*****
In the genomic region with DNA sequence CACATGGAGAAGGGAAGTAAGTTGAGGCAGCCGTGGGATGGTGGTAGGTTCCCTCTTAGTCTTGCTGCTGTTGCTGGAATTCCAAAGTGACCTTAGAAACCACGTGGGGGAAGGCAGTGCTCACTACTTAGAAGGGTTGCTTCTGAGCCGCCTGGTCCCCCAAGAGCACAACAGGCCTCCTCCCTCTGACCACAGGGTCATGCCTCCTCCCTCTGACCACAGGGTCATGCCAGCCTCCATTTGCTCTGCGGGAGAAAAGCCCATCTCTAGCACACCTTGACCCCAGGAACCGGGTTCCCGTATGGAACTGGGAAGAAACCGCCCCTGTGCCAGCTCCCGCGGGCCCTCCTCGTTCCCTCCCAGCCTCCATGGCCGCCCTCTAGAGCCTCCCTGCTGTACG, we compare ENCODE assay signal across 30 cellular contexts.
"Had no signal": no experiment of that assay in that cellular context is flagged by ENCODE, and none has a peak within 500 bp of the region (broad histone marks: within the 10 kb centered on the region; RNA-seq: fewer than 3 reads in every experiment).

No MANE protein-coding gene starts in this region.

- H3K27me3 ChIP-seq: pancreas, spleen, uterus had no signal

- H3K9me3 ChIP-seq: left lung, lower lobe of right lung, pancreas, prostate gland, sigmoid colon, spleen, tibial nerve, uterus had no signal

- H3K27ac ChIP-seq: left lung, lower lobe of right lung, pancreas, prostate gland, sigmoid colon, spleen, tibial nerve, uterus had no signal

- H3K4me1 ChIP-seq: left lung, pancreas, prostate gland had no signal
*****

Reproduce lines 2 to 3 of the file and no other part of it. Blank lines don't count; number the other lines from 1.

"Had no signal": no experiment of that assay in that cellular context is flagged by ENCODE, and none has a peak within 500 bp of the region (broad histone marks: within the 10 kb centered on the region; RNA-seq: fewer than 3 reads in every experiment).

No MANE protein-coding gene starts in this region.